It was natural that it should
be quiet for Mrs. Cairnes
in her empty house. Once there
had been such a family of
brothers and sisters there!
But one by one they had married,
or died, and at any rate had
drifted out of the house,
so that she was quite alone
with her work, and her memories,
and the echoes in her vacant
rooms. She hadn't a great
deal of work; her memories
were not pleasant; and the
echoes were no pleasanter.
Her house was as comfortable
otherwise as one could wish;
in the very centre of the
village it was, too, so that
no one could go to church,
or to shop, or to call, unless
Mrs. Cairnes was aware of
the fact, if she chose; and
the only thing that protected
the neighbors from this supervision
was Mrs. Cairnes's mortal
dread of the sun on her carpet;
for the sun lay in that bay-windowed
corner nearly all the day,
and even though she filled
the window full of geraniums
and vines and calla-lilies
she could not quite shut it
out, till she resorted to
sweeping inner curtains.
Mrs. Cairnes did her own
work, because, as she said,
then she knew it was done.
She had refused the company
of various individuals,
because, as she said again,
she wouldn't give them house-room.
Perhaps it was for the same
reason that she had refused
several offers of marriage;
although the only reason
that she gave was that one
was quite enough, and she
didn't want any boots bringing
in mud for her to wipe up.
But the fact was that Captain
Cairnes had been a mistake;
and his relict never allowed
herself to dwell upon the
fact of her loss, but she
felt herself obliged to
say with too much feeling
that all was for the best;
and she dared not risk the
Mrs. Cairnes, however,
might have been lonelier
if she had been very much
at home; but she was President
of the First Charitable,
and Secretary of the Second,
and belonged to a reading-club,
and a sewing-circle, and
a bible-class, and had every
case of illness in town
more or less to oversee,
and the circulation of the
news to attend to, and so
she was away from home a
good deal, and took many
teas out. Some people thought
that if she hadn't to feed
her cat she never would
go home. But the cat was
all she had, she used to
say, and nobody knew the
comfort it was to her. Yet,
for all this, there were
hours and seasons when,
obliged to stay in the house,
it was intolerably dreary
there, and she longed for
one with an interest,"
she said. "Some one
who loves the same things
that I do, who cares for
me, and for my pursuits.
Some one like Sophia Maybury.
Oh! how I should have liked
to spend my last days with
Sophia! What keeps Dr. Maybury
alive so, I can't imagine.
If he had only-gone to his
rest"-said the good
woman, "Sophia and
I could join our forces
and live together in clover.
And how we should enjoy
it! We could talk together,
read together, sew together.
No more long, dull evenings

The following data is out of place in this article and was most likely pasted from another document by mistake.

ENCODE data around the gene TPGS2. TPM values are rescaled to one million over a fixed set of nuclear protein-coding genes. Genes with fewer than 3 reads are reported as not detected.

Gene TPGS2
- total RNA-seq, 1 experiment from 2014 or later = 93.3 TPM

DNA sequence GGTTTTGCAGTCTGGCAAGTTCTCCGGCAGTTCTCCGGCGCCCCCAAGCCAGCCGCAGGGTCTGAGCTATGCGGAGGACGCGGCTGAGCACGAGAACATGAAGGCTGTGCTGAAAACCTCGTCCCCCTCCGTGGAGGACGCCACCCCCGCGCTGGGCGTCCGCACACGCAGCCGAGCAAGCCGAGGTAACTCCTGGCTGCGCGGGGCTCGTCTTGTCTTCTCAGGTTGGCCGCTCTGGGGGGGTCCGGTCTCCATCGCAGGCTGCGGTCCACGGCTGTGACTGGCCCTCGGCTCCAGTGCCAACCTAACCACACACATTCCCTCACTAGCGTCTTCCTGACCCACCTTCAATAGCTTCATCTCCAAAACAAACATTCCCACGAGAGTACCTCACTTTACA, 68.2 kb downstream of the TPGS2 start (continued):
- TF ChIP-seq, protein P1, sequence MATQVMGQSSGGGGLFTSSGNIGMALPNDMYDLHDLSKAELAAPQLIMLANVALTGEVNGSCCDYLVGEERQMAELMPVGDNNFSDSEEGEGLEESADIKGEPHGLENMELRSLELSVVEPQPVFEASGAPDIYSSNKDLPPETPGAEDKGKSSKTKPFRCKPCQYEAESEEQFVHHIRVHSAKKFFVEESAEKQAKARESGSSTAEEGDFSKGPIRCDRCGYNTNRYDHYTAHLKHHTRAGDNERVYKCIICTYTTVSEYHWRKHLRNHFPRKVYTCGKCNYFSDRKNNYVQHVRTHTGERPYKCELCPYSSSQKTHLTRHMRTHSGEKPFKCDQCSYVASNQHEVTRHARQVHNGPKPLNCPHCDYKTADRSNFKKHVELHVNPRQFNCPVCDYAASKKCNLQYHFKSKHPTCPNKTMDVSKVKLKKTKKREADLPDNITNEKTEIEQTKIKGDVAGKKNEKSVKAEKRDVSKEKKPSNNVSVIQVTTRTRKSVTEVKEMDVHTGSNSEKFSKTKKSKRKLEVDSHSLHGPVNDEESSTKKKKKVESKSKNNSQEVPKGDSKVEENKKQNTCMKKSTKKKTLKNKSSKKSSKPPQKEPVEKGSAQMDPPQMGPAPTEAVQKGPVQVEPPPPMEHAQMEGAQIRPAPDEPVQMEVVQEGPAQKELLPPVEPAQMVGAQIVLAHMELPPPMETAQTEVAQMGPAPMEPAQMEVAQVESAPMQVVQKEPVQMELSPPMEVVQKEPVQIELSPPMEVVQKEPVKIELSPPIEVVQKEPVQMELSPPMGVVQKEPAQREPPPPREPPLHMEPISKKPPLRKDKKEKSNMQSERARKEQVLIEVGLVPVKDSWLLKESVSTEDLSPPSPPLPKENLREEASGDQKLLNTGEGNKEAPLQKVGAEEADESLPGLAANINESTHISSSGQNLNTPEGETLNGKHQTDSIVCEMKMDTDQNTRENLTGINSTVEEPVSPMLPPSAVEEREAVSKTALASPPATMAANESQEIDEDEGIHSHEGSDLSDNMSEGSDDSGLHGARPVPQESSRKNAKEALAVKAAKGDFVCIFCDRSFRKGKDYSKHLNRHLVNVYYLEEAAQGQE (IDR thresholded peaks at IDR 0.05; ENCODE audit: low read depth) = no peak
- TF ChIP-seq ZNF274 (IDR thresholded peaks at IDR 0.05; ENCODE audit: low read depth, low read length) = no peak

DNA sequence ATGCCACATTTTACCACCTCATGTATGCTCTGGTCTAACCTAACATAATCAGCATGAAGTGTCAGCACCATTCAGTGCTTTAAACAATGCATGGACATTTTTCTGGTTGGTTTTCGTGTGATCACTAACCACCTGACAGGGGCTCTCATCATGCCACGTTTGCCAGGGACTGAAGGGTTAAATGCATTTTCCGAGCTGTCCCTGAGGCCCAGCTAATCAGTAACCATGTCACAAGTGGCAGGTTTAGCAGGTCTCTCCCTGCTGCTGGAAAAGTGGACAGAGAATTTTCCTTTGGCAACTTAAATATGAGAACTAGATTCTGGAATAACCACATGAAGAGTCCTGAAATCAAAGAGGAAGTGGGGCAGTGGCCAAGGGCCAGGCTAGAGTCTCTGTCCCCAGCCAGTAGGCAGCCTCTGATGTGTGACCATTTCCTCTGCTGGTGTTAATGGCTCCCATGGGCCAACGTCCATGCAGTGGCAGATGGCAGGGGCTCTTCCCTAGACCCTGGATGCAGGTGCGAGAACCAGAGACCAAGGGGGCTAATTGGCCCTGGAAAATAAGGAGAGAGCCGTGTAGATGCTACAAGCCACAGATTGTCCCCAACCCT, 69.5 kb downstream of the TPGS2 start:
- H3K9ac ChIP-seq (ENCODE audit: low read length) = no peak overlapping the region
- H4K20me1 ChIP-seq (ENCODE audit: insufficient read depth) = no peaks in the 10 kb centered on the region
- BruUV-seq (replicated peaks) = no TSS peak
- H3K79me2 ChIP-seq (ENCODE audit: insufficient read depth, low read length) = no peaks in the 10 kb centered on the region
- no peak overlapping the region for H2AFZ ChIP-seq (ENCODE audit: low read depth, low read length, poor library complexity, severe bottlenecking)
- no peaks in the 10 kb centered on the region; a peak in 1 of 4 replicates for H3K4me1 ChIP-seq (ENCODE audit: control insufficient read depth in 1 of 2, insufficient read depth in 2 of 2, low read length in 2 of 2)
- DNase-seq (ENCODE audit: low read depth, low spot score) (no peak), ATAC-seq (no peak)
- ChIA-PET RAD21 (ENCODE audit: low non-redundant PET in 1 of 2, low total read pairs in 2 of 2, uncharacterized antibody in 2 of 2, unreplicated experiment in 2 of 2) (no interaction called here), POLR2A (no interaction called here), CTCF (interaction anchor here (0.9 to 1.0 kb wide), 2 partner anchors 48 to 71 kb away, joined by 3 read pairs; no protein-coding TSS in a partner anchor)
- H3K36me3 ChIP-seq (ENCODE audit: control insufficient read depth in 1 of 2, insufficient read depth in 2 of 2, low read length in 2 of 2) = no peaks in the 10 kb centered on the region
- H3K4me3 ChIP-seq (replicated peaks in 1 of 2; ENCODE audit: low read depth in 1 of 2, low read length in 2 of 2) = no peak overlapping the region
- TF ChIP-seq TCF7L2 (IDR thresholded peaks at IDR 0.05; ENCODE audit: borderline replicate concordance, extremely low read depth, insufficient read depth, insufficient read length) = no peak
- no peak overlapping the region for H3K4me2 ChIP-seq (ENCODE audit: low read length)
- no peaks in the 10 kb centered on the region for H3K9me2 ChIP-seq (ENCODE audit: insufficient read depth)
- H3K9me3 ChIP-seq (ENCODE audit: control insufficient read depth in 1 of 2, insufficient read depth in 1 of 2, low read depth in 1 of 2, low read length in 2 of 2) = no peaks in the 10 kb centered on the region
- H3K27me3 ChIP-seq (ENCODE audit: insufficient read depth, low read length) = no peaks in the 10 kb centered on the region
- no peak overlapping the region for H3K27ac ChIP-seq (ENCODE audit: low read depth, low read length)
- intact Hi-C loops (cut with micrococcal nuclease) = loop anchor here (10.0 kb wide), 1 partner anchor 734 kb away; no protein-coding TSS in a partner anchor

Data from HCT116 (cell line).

and lonely nights listening
to the mice. But a friend,
a dear sister, constantly
at hand! Sophia was the
gentlest young woman, the
prettiest,-oh, how I loved
her in those days! She was
a part of my youth. I love
her just as much now. I
wish she could come and
live here. She might, if
there weren't any Dr. Maybury.
I can't stand this solitude.
Why did fate make me such
a social old body, and then
set me here all alone?"
If Sophia was the prettiest young
woman in those days, she was an
exceedingly pretty old woman in
these, with her fresh face and her
bright eyes, and if her hair was
not all her own, she had companions
in bangs. Dr. Maybury made a darling
of her all his lifetime, and when
he died he left her what he had;
not much,-the rent of the Webster
But there had always been a pea-hen
in Mrs. Maybury's lot. It was
all very well to have an adoring
husband,-but to have no home!
The Doctor had insisted for years
upon living in the tavern, which
he owned, and if there was one
thing that his wife detested more
than another, it was life in a
tavern. The strange faces, the
strange voices, the going and
coming, the dreary halls, the
soiled table-cloths, the thick
crockery, the damp napkins, the
flies, the tiresome menu-every
roast tasting of every other,
no gravy to any,-the all out-doors
feeling of the whole business,
your affairs in everybody's mouth,
the banging doors, the restless
feet, the stamping of horses in
the not distant stable, the pandemonium
of it all! She tried to make a
little home in the corner of it;
but it was useless. And when one
day Dr. Maybury suddenly died,
missing him and mourning him,
and half distracted as she was,
a thrill shot across the darkness
for half a thought,-now at any
rate she could have a home of
her own! But presently she saw
the folly of the thought,-a home
without a husband! She staid on
at the tavern, and took no pleasure
But with Dr. Maybury's departure,